Coronavirus Has Decreased Air Pollution, but Cars Are not the Whole Pollution Picture
The pandemic has meant less car pollution, but not much of a decrease in overall pollution. Why? Because car pollution is just one player.
The coronavirus has had some good impacts on climate change and global warming—especially with a reduction in cars on the road and clearer air in many cities. However, global warming (and pollution) has always been a problem of many factors, and one NPR article explains that car exhaust is not often a city’s main or only source of pollution.
It’s clear many cities are breathing cleaner air, and pollution has declined—mostly on accident because of the coronavirus. This has meant a number of unexpected outcomes for the environment and people’s health—especially those with asthma or other respiratory problems.
While some cities are seeing decreases in air pollution with fewer cars on the road, many (or most) have been minimal decrease in air pollution—despite traffic reductions of more than 40 percent.
This is because ground-level ozone, or smog, occurs when the chemicals emitted by cars, trucks, factories and other sources react with sunlight and heat.
NPR analyzed over half a million air pollution measurements reported to the EPA from over 900 air monitoring sites around the country. Researchers compared the median ozone levels detected this spring (in 2020, during the pandemic) to levels during the comparable period over the past five years.
NPR researchers found that the “in vast majority of places, ozone pollution decreased by 15 percent or less, a clear indication that improving air quality will take much more than cleaning up tailpipes of passenger cars.”
Each city has a different situation. For example, much of Los Angeles’ poor air quality is thanks to vast fleets of trucks. In Houston, refineries and petrochemical plants are major contributors to air pollution. In Pittsburgh and many other parts along the east coast, pollution is largely because of the burning of coal.
What does this mean?
This means that tackling pollution in the United States is about much more than reducing car pollution. For one, the reduction of cars on the road during the pandemic was not intentional—there was a pandemic that required stay-at-home orders. Furthermore, many cities deal with poor air quality and a threat to the environment and their citizens from a combination of car pollution, truck exhaust, factory smog, coal burning and petrochemical plants.
This means in order to address air pollution, city leaders, business owners, and citizen will have to look at it from all sides and all sources—not just cars. This means looking at the ways cities generate power, manufacture goods and move these goods around.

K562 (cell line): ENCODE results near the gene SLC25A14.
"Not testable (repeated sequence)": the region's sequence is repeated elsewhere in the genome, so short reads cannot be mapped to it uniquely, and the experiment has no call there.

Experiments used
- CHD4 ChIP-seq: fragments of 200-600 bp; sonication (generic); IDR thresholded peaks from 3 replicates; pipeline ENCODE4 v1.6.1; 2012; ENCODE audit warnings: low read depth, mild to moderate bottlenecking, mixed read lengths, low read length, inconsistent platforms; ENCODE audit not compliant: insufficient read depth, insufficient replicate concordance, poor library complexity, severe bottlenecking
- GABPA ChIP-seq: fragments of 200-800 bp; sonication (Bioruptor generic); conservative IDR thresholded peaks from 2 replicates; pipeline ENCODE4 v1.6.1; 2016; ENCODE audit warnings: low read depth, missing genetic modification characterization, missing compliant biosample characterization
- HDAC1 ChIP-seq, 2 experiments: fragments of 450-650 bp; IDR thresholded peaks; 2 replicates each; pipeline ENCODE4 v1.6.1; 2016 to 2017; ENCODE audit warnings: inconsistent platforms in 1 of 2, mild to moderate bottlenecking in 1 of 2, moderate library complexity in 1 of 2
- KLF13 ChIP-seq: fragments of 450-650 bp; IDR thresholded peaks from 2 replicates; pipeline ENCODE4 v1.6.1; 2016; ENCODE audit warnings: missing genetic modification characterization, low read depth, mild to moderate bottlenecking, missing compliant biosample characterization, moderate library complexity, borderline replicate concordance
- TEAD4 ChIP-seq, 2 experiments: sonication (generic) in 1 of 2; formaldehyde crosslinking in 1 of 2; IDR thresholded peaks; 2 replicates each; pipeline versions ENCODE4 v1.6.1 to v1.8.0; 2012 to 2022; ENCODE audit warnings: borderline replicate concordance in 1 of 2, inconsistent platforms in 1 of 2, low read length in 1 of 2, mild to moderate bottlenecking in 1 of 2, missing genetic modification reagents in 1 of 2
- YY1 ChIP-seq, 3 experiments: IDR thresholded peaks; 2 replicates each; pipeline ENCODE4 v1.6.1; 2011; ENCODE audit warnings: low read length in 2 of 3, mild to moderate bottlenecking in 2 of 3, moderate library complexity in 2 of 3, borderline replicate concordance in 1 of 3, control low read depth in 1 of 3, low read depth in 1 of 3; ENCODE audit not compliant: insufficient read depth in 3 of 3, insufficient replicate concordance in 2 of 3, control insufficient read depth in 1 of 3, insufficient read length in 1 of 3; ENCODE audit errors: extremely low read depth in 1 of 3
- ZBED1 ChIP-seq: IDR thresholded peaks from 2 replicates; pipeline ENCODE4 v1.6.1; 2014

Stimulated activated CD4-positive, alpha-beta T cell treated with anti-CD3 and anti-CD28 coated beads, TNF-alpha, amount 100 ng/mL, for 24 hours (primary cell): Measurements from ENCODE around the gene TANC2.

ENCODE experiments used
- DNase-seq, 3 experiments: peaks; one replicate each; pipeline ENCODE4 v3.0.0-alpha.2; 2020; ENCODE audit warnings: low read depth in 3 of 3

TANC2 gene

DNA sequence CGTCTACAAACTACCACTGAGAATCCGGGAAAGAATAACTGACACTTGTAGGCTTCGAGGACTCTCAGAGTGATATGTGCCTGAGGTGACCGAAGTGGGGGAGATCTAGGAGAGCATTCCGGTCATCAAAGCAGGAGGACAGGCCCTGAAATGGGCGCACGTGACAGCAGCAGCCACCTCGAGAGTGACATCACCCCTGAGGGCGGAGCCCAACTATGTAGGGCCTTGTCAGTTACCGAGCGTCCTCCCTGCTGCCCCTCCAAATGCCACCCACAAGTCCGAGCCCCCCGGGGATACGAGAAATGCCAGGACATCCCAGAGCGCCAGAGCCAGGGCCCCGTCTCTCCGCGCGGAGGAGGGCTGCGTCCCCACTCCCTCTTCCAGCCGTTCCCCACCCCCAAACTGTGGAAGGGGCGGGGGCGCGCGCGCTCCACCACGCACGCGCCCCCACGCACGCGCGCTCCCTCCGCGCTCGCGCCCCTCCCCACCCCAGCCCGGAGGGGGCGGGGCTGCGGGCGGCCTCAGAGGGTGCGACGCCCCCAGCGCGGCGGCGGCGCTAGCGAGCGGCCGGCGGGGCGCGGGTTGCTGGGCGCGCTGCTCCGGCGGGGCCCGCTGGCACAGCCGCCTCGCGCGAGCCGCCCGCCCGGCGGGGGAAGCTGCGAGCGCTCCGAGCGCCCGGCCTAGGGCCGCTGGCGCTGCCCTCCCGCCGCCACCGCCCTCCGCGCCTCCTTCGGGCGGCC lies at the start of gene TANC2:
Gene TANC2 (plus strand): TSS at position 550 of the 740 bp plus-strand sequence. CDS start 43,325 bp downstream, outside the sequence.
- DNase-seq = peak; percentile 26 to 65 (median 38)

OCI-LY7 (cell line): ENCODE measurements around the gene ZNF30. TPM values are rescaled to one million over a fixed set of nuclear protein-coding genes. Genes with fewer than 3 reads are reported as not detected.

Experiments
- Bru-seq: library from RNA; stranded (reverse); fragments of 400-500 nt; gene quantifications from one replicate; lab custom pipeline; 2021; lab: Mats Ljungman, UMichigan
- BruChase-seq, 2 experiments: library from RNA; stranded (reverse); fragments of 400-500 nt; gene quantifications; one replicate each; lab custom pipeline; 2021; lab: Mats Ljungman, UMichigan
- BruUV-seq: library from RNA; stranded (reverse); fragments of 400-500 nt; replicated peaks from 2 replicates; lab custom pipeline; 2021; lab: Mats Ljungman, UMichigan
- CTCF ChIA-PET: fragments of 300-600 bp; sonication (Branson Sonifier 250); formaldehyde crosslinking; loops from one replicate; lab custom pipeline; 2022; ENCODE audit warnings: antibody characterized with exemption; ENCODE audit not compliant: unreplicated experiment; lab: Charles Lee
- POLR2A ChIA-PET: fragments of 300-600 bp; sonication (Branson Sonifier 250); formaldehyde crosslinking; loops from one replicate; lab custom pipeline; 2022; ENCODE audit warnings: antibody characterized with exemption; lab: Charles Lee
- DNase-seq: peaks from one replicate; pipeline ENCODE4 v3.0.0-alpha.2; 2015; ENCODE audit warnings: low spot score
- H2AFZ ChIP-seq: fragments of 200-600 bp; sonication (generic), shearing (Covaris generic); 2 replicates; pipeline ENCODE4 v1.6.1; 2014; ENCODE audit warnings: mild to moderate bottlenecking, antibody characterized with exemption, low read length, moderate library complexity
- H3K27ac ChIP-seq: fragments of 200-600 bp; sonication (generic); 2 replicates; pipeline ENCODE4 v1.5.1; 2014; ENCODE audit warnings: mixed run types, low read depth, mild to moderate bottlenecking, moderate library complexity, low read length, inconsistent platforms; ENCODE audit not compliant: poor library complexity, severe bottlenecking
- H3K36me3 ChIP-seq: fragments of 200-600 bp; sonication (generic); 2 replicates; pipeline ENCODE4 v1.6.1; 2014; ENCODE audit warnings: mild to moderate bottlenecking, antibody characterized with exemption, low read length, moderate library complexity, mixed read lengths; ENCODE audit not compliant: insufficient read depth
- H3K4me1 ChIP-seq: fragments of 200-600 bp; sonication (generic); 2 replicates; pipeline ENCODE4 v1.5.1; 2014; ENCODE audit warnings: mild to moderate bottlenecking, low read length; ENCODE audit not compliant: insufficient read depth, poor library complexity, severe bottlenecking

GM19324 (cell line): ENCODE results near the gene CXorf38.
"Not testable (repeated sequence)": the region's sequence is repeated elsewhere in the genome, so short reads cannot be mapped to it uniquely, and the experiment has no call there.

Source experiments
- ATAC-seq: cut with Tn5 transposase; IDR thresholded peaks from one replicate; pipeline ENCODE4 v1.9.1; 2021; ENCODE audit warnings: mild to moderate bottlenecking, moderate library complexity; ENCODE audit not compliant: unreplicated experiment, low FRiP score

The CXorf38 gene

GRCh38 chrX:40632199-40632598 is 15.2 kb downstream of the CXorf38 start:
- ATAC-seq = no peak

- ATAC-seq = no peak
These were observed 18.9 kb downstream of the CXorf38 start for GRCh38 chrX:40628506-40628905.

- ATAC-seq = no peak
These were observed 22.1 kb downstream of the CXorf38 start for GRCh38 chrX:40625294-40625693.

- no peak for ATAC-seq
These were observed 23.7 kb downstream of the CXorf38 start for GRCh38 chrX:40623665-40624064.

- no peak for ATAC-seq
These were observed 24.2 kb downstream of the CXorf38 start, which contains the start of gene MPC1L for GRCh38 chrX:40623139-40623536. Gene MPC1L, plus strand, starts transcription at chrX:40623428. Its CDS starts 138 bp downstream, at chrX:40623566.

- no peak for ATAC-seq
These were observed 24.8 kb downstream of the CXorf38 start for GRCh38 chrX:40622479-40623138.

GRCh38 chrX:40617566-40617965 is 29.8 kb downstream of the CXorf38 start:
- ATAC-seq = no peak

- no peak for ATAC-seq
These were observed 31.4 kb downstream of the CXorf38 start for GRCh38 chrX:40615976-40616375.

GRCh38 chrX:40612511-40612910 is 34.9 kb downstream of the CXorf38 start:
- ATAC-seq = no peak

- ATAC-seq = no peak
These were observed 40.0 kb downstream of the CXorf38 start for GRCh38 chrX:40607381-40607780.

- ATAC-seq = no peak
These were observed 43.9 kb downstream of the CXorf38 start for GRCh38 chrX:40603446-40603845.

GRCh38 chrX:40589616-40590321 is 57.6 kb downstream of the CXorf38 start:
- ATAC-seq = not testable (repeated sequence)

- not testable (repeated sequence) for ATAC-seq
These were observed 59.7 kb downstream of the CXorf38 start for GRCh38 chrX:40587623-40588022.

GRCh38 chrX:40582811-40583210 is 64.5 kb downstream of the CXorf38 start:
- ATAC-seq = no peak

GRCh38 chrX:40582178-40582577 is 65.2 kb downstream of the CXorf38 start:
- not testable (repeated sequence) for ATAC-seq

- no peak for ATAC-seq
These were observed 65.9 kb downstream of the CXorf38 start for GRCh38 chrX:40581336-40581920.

What about the satellite images?
A New York Times article recently provided satellite images to show decreased pollution in populated areas like Paris and New York City. After California issued a stay-at-home order in mid-March, the Los Angeles, CA area saw the longest stretch of clean air that has been documented in decades.
But the cleaner air in LA, in particular, was not really about reduced traffic. A series of rainstorms swept through Southern California in March, which helped remove pollutants from the air. But as weather warmed up in April and May, the air quality worsened, even hitting the “very unhealthy” category from the EPA.
“As passenger cars have gotten cleaner, they’ve become a relatively smaller source of pollution. Heavy-duty transportation, such as trucks and buses, now accounts for the largest source of nitrogen oxides, which form ozone, in the area,” according to the NPR article.
And as cars get cleaner, and fewer cars are on the road during a pandemic, trucks dominate the Los Angeles roads. This is because trucks are largely responsible for the distribution of goods to stores.
But there’s another factor to the matter: nitrogen oxides. The NPR article describes this compound’s important like this: “Cars and trucks produce nitrogen oxides, also known as NOx. While that pollutant helps form ozone, under some conditions it can temporarily break down ozone molecules. So with less NOx being emitted recently, ozone hasn’t been suppressed as much.”
“Small reductions in NOx actually increase ozone,” says Cesunica Ivey, assistant professor of chemical and environmental engineering at the University of California, Riverside. “So we're just going to have to be more aggressive with our sustainable transportation solutions.”
California has seen a lot of effort to make cars more efficient—and increase the use of electric cars. Now, California is crafting a similar policy for trucks. State regulators are expected to vote on a policy in June that would require truck manufacturers to sell all-electric or fuel-cell trucks in the state—from delivery trucks to tractor-trailers. The policy would begin in 2024, requiring that 5 to 9 percent of sales be electric, depending on the type of truck. By 2035, it would be up to 40 to 75 percent of sales.
The pandemic—and its talks of its consequences on pollution—have sparked debates on the environment, and what the roles of industry leaders and business owners are. Yifang Zhu, professor at the Fielding School of Public Health at the University of California, Los Angeles, said:
“There is a sustainable way for a society to achieve a cleaner world in the future. We need to do more than we’re doing right now.”
What about other cities?
The city of Los Angeles and its reliance on truck traffic is just one example. For information on Pittsburg and its coal plants, or Houston and its petrochemical plants, check out the NPR article.
But while each city has a different situation, one truth is clear: the pandemic has had its impacts on the environment, but it cannot serve as the only air pollution solution. Cars or no cars on the road, the problem is always more complicated than it seems.